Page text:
Monday, January 5, 2009

The Writing Journey Continues

My journey into the literary world of literature, and feeling more like a tadpole in a large pond than the full-grown grey-haired woman that I am, and as a child and young woman, I read books feverishly as entertainment and being taken to a place that I might never gone had I not read, and now I read to understand the mechanics of writing.

It’s not that you don’t enjoy the story, for you do, but with a greater sense of pleasure and clarity as you attempt to master the art of the craft. The group, Sweet Hearts of The Rodeo this week has read several story’s by Lauren Groff, an excellent writer I must say, and quite young. As well as another writer, that I probably would not have read had it not been part of the groups exercise, and that is “The Year of Silence” by Kevin Brockmeier. The ending of this story is fascinating in that he uses Morse code to reveal a message…I shall not tell what I came to believe the message was …read the story in “The Best American Short Stories 2008.”

Exploring these stories through the eyes of analysis has brought a new perspective to my own writing, and learning to read back over what I have written, for I have noticed that I drop many words, important words you might say and hopefully I have not dropped any here (we’ll see). And as Robert Olen Butler stresses in his lectures (that the group is reviewing monthly and giving their comments and impressions on, as we finish each session) that he reads, and re-reads, as he picks up from where he leaves off in the previous session and that it isn’t about the quantity of words each day that you write, but the quality.

And as I explore the world of literary writing, I learn also, there is a lot of research involved in writing. It isn’t all about an idea or person you might have in mind to write a story about, let’s say you want to write about a character diving for sunken treasure… you need specific details to make it believable. Now Robert Olen Butler in his writing workshop indicates that before the writer even starts a story, or gets into the zone (the dream state) that you have to know what the character yearns for, and it should begin with the first sentence and every sentence thereafter. Okay, let’s follow Butler’s lead (I have a picture that shows a treasure chest in the ocean) and I have a character in mind that yearns for the quest…he isn’t interested in the booty, as much as the glorious aspect of the find.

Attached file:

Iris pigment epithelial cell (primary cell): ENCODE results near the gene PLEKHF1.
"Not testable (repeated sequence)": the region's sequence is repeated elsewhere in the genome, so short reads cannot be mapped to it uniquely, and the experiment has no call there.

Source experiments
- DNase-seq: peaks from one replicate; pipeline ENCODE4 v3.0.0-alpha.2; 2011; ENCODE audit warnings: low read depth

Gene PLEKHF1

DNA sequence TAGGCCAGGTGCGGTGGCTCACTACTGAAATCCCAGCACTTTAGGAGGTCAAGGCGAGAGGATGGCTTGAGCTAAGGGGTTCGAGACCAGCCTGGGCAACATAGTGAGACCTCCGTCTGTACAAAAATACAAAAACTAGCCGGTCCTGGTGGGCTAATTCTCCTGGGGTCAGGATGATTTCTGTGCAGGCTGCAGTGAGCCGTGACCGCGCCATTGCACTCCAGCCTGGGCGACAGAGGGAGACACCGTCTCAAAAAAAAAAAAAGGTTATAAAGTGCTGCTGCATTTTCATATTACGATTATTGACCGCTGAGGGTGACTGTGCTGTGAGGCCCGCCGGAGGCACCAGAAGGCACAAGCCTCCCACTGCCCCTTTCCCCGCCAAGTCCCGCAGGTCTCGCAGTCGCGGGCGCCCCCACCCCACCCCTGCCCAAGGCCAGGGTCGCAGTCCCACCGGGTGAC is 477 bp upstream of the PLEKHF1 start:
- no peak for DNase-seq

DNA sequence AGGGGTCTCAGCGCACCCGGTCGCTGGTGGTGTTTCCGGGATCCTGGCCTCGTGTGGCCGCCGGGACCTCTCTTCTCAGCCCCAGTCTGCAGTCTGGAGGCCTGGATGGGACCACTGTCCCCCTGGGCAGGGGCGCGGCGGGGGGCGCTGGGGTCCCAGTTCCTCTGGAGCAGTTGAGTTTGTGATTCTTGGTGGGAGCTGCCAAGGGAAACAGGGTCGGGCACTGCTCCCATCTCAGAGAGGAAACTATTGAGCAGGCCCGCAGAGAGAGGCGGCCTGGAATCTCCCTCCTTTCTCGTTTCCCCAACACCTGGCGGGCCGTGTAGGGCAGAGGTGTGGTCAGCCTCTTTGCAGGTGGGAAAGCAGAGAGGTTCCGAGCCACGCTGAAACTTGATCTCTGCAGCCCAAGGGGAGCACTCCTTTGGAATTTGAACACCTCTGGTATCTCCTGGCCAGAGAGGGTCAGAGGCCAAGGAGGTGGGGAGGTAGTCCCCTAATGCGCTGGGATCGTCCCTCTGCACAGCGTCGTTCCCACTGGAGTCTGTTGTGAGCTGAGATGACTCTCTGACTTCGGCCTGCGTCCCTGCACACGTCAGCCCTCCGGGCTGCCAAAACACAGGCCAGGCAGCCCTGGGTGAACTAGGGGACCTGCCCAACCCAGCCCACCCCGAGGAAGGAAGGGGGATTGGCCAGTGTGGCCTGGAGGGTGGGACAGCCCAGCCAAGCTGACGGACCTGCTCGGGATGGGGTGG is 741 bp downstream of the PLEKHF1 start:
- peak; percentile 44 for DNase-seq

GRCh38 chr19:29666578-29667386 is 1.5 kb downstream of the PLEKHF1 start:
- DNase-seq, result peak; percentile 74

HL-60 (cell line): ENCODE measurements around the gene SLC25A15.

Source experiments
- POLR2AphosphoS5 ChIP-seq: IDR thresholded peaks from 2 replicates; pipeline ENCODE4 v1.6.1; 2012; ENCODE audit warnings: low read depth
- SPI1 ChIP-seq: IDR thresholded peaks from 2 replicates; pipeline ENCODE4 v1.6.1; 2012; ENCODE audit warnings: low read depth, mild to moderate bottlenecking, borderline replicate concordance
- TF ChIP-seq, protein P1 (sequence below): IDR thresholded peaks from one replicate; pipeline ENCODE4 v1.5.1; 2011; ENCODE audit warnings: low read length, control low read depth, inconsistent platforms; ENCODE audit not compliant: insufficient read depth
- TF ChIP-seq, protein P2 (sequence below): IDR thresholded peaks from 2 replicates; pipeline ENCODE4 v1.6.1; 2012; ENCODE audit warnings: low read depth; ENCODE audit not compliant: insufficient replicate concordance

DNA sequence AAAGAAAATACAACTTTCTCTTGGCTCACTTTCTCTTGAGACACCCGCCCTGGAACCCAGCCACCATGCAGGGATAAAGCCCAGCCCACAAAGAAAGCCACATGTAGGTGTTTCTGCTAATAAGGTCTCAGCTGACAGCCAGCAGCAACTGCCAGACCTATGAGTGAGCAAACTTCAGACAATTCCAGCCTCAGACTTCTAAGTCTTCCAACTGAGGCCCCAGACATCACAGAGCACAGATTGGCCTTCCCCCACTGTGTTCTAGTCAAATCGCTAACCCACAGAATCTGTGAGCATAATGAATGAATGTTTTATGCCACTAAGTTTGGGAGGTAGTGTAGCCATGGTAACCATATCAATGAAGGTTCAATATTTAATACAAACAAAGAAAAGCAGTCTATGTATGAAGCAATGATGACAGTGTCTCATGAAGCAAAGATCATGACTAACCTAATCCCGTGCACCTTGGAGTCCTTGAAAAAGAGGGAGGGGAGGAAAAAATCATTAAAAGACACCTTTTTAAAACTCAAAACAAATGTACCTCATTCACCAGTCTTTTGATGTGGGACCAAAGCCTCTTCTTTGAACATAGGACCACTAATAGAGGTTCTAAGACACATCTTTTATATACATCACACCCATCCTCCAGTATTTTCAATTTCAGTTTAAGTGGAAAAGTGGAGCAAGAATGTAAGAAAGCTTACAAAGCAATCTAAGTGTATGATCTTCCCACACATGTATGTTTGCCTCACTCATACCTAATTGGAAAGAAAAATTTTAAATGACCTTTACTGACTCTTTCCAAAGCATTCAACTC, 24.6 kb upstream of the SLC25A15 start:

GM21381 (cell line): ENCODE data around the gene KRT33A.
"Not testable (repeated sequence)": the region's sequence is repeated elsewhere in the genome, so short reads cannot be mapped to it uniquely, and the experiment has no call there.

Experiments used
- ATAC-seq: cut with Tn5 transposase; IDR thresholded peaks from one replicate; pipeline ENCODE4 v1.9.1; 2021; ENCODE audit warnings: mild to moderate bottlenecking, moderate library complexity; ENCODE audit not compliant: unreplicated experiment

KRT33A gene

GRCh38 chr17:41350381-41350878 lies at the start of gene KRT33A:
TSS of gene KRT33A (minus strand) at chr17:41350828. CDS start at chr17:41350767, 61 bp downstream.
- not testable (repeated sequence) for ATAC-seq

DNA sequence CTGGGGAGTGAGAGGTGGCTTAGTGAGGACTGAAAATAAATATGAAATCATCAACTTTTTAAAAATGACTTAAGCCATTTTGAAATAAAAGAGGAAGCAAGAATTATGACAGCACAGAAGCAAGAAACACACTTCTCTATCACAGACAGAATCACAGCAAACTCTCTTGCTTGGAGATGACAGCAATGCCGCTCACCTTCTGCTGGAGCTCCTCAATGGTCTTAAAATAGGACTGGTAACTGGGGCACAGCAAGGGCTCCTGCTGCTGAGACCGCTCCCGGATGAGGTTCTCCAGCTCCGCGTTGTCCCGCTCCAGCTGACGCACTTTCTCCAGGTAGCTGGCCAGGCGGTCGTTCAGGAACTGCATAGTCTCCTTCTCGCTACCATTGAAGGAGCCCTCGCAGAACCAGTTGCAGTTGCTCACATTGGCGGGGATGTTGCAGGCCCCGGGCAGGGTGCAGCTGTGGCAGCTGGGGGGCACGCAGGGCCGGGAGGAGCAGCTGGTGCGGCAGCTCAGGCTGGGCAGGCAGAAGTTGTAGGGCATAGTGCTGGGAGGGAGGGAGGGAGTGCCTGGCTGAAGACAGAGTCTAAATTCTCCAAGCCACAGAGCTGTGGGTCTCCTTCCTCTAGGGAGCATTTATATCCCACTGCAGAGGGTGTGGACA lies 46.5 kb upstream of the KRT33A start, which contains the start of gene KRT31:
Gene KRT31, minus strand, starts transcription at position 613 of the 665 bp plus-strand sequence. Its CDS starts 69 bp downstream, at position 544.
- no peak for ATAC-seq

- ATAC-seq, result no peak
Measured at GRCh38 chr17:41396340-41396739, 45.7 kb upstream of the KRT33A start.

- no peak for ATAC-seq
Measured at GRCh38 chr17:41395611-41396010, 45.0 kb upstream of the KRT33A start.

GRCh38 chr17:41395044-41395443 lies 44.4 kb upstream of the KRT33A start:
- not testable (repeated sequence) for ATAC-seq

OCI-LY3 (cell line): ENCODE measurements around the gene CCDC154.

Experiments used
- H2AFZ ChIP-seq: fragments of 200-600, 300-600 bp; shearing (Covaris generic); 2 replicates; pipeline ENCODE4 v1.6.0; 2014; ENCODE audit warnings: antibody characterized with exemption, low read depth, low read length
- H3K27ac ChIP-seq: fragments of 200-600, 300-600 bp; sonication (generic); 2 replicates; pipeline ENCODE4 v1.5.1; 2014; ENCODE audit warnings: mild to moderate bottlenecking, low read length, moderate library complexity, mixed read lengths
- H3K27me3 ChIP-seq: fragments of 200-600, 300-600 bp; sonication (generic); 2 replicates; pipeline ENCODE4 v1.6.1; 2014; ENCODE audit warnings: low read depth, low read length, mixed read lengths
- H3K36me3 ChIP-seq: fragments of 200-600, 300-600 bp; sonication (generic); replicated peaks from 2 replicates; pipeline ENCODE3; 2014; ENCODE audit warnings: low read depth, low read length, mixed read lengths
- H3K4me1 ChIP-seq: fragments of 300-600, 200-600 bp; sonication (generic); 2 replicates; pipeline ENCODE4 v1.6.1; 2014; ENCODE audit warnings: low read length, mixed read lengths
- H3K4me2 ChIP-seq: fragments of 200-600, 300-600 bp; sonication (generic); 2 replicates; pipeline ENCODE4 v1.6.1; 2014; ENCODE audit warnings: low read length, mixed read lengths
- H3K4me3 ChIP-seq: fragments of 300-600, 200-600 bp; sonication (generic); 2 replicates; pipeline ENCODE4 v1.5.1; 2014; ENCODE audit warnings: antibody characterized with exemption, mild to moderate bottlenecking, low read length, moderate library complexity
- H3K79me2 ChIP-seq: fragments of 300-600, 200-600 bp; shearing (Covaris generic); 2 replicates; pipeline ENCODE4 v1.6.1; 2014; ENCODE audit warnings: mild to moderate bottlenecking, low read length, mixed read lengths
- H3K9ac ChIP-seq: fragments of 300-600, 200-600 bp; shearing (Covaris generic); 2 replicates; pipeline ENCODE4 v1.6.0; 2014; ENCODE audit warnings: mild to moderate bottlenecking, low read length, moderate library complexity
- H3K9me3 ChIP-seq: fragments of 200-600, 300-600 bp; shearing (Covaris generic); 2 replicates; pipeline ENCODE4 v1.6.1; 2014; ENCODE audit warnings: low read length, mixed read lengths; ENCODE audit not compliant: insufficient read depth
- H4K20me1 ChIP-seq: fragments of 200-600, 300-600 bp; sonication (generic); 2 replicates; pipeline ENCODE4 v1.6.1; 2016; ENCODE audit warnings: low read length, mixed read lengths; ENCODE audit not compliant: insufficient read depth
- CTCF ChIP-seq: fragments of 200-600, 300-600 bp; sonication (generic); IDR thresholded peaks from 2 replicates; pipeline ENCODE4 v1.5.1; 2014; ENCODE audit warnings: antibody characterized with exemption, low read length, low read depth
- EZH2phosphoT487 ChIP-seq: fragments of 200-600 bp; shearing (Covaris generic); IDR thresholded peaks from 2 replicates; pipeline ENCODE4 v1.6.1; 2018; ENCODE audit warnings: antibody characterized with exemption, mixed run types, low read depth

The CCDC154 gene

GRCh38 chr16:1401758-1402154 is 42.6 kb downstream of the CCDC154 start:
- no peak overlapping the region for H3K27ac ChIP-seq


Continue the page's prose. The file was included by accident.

I know what the character yearns for, and I look at the picture some more to see what it tells me and I know that I don’t have a clue where to begin. Okay, I’m going to have to do a lot of research and as the character I believe I’m going to have to hire someone with experience. With this, I’ll end for I have the crust of the story, along with a lot of possibilities.
Happy Writing!!!


  1. Great commentary, Joan!

    I'm in wading through a story right now and I've found out I'm not going to get anywhere unless I research the geographical location, the economy, the history, and the weather.
    Yeah. The weather. The story has emerged, but the details have got me working late. There was a time when it was enough to simply "fudge" my way through a story. I find that in order to actualize my story, this isn't enough.

    I look back on some of my early work and wince. How did I ever think it would be enough to skim through the particulars of place and person?

    Mr. Butler has taught me to slow down and accept the fact that a good story requires time, effort, and detail.

    L. Raven

  2. Thanks Raven,
    And I look forward to more of your insightful comments and can't wait to read more of Bennie...what wonderful writing.



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